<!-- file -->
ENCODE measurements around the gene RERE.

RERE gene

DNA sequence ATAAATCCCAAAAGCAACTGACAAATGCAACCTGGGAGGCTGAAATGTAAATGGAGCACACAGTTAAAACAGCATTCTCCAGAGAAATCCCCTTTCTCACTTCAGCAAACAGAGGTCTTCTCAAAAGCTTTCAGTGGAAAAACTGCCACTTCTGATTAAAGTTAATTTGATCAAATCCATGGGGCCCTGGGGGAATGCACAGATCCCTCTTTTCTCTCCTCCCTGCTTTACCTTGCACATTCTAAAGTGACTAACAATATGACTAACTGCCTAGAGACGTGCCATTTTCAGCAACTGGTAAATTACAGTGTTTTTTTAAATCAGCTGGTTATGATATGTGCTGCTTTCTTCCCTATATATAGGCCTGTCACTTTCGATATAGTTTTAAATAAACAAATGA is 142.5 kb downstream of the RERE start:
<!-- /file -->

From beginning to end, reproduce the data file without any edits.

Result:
ENCODE measurements around the gene RERE.

RERE gene

DNA sequence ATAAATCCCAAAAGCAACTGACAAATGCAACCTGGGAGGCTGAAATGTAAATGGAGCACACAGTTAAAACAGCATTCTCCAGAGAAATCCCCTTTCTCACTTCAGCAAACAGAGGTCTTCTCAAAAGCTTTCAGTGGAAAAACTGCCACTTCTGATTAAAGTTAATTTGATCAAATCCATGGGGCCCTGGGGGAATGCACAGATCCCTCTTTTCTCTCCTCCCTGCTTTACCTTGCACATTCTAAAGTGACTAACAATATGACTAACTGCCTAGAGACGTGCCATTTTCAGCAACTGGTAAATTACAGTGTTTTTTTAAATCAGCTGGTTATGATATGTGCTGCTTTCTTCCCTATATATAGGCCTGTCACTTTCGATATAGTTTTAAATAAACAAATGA is 142.5 kb downstream of the RERE start: